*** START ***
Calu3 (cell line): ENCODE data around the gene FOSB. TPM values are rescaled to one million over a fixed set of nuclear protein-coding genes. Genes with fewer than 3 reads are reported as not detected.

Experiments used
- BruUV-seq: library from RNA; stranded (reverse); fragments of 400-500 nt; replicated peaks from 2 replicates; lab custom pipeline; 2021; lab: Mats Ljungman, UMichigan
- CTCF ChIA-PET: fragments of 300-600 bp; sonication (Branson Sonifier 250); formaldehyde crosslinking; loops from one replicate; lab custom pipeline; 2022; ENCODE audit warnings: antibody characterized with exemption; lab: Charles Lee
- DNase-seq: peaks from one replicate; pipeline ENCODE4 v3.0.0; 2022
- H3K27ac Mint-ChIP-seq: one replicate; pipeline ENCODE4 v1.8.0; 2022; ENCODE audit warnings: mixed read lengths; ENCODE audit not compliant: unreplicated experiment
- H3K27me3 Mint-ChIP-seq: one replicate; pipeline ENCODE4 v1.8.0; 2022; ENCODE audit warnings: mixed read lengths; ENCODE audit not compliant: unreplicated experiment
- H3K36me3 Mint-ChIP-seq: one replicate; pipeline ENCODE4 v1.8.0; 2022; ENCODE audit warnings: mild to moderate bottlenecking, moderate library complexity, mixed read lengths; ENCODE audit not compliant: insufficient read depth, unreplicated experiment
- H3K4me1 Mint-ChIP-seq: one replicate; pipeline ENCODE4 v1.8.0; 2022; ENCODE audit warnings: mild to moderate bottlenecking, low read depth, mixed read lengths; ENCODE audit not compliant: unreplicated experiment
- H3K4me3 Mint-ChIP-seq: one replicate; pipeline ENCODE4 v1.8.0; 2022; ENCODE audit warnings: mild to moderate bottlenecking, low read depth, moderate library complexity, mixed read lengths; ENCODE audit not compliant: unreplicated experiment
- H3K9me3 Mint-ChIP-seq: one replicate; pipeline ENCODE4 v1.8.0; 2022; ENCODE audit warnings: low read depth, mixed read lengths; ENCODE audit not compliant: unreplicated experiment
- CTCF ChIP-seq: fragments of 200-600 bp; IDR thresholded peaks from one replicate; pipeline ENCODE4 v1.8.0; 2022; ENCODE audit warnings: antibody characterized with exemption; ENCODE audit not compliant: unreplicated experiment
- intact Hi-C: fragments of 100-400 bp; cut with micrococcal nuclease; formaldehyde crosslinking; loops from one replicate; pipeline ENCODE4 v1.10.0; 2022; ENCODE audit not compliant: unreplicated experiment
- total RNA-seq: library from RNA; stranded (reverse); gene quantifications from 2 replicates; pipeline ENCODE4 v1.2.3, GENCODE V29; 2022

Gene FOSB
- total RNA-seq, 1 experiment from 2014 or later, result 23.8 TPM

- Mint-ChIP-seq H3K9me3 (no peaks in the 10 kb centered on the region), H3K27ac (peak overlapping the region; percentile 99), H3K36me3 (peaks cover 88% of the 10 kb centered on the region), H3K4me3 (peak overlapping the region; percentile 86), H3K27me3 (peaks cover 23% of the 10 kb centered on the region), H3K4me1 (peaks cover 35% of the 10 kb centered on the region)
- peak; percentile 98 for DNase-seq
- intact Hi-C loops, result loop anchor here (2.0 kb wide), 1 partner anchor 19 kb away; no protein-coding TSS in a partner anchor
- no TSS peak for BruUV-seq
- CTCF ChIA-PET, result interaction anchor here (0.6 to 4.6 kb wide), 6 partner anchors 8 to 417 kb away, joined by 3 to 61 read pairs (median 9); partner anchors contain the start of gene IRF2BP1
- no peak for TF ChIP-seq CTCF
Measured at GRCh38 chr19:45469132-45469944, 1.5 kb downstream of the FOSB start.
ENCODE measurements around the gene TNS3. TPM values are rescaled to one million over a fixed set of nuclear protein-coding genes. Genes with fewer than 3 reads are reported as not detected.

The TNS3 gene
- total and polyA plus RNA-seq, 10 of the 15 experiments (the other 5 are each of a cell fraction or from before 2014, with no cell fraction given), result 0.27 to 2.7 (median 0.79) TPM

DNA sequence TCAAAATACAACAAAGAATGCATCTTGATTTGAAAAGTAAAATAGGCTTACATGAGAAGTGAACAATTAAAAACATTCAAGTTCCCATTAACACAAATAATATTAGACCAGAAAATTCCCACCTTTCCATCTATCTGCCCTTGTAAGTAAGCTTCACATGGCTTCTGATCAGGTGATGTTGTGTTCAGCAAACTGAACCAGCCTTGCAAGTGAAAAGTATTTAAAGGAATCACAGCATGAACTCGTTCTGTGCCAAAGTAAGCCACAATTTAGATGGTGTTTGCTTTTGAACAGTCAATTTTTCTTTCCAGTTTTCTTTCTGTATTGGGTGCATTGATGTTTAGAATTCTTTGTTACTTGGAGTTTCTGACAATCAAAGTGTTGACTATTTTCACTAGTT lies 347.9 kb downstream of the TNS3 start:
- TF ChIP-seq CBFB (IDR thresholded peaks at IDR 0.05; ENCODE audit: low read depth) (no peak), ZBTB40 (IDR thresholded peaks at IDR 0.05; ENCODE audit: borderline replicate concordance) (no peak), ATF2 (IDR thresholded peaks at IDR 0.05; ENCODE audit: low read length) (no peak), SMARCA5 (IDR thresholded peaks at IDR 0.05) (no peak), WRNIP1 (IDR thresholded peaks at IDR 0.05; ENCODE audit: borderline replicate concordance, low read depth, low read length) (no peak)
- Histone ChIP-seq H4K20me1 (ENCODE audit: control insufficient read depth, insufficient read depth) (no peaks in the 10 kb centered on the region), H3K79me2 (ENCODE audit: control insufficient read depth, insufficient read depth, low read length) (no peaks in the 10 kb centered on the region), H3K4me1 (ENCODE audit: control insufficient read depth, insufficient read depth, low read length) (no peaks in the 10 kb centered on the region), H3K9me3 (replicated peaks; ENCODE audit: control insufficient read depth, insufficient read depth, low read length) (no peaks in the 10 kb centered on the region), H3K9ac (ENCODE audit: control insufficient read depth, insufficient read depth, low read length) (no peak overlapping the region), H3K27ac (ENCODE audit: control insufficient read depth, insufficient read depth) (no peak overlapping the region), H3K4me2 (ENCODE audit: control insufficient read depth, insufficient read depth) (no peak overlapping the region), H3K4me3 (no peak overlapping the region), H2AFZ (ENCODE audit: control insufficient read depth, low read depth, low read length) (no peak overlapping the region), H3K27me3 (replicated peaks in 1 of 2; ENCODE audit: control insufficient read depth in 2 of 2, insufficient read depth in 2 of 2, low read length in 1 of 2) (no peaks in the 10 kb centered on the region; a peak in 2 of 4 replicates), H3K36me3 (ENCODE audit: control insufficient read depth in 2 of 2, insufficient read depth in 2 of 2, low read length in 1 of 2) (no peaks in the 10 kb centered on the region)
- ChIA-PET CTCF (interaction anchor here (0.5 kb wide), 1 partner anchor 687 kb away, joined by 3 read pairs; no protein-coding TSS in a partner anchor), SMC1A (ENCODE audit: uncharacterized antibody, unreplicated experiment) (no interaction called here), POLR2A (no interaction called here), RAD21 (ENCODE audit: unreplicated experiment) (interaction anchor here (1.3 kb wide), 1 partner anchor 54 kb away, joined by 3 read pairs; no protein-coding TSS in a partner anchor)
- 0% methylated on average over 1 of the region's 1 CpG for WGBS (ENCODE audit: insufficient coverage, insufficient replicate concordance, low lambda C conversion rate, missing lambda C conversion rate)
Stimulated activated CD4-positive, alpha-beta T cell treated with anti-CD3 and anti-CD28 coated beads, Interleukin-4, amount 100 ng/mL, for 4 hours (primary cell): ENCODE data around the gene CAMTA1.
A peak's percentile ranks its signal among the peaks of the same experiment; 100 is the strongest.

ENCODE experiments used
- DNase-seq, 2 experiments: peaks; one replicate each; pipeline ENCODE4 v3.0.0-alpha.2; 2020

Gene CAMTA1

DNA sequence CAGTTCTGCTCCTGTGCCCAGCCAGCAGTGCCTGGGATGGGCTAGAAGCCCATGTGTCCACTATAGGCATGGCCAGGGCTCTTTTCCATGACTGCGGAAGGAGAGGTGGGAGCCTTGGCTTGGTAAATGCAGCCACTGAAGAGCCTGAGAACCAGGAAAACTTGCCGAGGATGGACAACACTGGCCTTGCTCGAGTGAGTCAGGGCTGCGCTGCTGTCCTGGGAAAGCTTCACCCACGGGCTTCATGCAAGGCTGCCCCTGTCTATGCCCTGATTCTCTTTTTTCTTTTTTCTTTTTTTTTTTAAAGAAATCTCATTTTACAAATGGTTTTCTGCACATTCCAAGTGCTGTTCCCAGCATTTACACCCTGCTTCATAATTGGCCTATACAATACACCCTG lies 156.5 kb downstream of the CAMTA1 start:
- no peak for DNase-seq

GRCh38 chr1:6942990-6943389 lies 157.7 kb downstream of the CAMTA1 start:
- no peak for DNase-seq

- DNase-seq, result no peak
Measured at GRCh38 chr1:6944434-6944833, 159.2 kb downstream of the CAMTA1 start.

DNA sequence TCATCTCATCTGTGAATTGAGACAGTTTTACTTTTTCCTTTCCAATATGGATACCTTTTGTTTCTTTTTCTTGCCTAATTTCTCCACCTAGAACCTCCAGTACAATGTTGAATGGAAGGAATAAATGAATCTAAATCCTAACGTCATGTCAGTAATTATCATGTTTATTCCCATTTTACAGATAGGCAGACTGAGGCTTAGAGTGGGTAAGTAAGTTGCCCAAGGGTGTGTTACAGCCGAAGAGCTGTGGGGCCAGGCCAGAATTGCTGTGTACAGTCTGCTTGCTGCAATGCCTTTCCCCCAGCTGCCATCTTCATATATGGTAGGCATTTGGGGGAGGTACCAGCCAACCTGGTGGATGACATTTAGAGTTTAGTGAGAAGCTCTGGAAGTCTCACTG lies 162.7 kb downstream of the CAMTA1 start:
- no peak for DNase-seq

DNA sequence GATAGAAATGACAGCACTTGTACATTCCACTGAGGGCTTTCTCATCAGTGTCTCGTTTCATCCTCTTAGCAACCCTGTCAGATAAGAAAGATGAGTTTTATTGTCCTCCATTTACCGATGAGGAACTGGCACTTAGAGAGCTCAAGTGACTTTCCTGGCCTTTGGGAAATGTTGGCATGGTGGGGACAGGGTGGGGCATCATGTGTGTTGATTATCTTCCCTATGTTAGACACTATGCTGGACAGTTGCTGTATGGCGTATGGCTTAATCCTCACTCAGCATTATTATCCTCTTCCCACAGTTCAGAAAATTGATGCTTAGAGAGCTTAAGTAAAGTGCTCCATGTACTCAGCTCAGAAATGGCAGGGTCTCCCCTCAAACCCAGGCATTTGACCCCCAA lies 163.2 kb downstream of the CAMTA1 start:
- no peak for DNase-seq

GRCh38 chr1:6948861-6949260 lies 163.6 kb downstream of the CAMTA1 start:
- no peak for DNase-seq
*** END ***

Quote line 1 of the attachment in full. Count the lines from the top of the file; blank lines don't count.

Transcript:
Calu3 (cell line): ENCODE data around the gene FOSB. TPM values are rescaled to one million over a fixed set of nuclear protein-coding genes. Genes with fewer than 3 reads are reported as not detected.